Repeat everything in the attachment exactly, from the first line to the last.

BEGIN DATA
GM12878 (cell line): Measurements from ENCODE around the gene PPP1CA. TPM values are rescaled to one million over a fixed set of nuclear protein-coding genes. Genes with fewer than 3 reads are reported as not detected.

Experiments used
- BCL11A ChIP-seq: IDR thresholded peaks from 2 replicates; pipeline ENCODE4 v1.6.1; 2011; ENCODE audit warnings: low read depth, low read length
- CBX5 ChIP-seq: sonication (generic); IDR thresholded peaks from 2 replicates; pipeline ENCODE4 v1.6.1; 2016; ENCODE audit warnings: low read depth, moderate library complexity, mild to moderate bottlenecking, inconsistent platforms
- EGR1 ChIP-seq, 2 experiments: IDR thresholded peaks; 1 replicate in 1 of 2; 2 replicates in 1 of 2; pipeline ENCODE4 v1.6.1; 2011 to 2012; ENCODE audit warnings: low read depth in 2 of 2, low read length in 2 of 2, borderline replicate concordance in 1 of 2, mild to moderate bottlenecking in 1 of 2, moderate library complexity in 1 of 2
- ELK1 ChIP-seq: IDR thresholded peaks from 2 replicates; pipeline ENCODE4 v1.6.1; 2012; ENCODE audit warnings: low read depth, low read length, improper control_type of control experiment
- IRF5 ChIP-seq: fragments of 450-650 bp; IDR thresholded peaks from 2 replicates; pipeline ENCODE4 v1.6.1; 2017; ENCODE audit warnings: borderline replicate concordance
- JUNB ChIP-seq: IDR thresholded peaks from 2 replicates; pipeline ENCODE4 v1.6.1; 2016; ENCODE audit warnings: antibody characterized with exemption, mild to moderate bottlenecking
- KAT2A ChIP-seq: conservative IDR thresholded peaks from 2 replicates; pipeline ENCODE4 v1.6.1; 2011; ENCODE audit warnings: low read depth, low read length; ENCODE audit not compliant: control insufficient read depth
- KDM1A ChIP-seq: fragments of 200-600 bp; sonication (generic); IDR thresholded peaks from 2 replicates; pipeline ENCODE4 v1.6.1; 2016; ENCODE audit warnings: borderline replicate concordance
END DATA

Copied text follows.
GM12878 (cell line): Measurements from ENCODE around the gene PPP1CA. TPM values are rescaled to one million over a fixed set of nuclear protein-coding genes. Genes with fewer than 3 reads are reported as not detected.

Experiments used
- BCL11A ChIP-seq: IDR thresholded peaks from 2 replicates; pipeline ENCODE4 v1.6.1; 2011; ENCODE audit warnings: low read depth, low read length
- CBX5 ChIP-seq: sonication (generic); IDR thresholded peaks from 2 replicates; pipeline ENCODE4 v1.6.1; 2016; ENCODE audit warnings: low read depth, moderate library complexity, mild to moderate bottlenecking, inconsistent platforms
- EGR1 ChIP-seq, 2 experiments: IDR thresholded peaks; 1 replicate in 1 of 2; 2 replicates in 1 of 2; pipeline ENCODE4 v1.6.1; 2011 to 2012; ENCODE audit warnings: low read depth in 2 of 2, low read length in 2 of 2, borderline replicate concordance in 1 of 2, mild to moderate bottlenecking in 1 of 2, moderate library complexity in 1 of 2
- ELK1 ChIP-seq: IDR thresholded peaks from 2 replicates; pipeline ENCODE4 v1.6.1; 2012; ENCODE audit warnings: low read depth, low read length, improper control_type of control experiment
- IRF5 ChIP-seq: fragments of 450-650 bp; IDR thresholded peaks from 2 replicates; pipeline ENCODE4 v1.6.1; 2017; ENCODE audit warnings: borderline replicate concordance
- JUNB ChIP-seq: IDR thresholded peaks from 2 replicates; pipeline ENCODE4 v1.6.1; 2016; ENCODE audit warnings: antibody characterized with exemption, mild to moderate bottlenecking
- KAT2A ChIP-seq: conservative IDR thresholded peaks from 2 replicates; pipeline ENCODE4 v1.6.1; 2011; ENCODE audit warnings: low read depth, low read length; ENCODE audit not compliant: control insufficient read depth
- KDM1A ChIP-seq: fragments of 200-600 bp; sonication (generic); IDR thresholded peaks from 2 replicates; pipeline ENCODE4 v1.6.1; 2016; ENCODE audit warnings: borderline replicate concordance